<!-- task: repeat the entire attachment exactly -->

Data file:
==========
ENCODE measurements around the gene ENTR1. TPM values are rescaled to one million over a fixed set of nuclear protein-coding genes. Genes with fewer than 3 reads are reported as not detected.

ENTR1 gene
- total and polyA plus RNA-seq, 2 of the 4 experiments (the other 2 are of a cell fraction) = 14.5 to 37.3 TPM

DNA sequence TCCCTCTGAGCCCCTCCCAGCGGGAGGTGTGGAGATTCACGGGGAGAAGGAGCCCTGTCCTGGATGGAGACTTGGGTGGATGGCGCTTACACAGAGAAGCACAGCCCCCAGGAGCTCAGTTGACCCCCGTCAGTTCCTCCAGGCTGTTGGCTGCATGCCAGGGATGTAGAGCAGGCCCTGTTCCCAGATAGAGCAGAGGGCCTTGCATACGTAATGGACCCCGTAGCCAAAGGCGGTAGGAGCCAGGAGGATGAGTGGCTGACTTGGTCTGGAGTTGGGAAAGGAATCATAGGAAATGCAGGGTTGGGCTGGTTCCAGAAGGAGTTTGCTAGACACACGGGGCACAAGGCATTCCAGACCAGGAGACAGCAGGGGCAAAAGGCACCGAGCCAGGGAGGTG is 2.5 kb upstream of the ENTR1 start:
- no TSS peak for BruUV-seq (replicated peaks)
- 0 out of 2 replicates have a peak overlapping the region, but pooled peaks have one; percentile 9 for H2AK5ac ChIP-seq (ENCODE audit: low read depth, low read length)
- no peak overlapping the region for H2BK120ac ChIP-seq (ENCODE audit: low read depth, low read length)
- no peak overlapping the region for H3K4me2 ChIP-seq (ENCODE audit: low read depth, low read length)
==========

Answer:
ENCODE measurements around the gene ENTR1. TPM values are rescaled to one million over a fixed set of nuclear protein-coding genes. Genes with fewer than 3 reads are reported as not detected.

ENTR1 gene
- total and polyA plus RNA-seq, 2 of the 4 experiments (the other 2 are of a cell fraction) = 14.5 to 37.3 TPM

DNA sequence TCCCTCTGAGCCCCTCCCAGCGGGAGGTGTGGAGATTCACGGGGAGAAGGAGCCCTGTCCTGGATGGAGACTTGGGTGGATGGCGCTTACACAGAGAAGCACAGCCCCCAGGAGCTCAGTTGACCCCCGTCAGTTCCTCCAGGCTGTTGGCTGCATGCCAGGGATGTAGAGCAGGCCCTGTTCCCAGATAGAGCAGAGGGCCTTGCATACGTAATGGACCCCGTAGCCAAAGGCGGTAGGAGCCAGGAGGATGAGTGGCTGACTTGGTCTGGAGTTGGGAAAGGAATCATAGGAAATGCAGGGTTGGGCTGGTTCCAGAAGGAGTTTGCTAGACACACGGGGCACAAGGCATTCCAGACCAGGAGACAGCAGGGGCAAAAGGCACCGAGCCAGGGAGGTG is 2.5 kb upstream of the ENTR1 start:
- no TSS peak for BruUV-seq (replicated peaks)
- 0 out of 2 replicates have a peak overlapping the region, but pooled peaks have one; percentile 9 for H2AK5ac ChIP-seq (ENCODE audit: low read depth, low read length)
- no peak overlapping the region for H2BK120ac ChIP-seq (ENCODE audit: low read depth, low read length)
- no peak overlapping the region for H3K4me2 ChIP-seq (ENCODE audit: low read depth, low read length)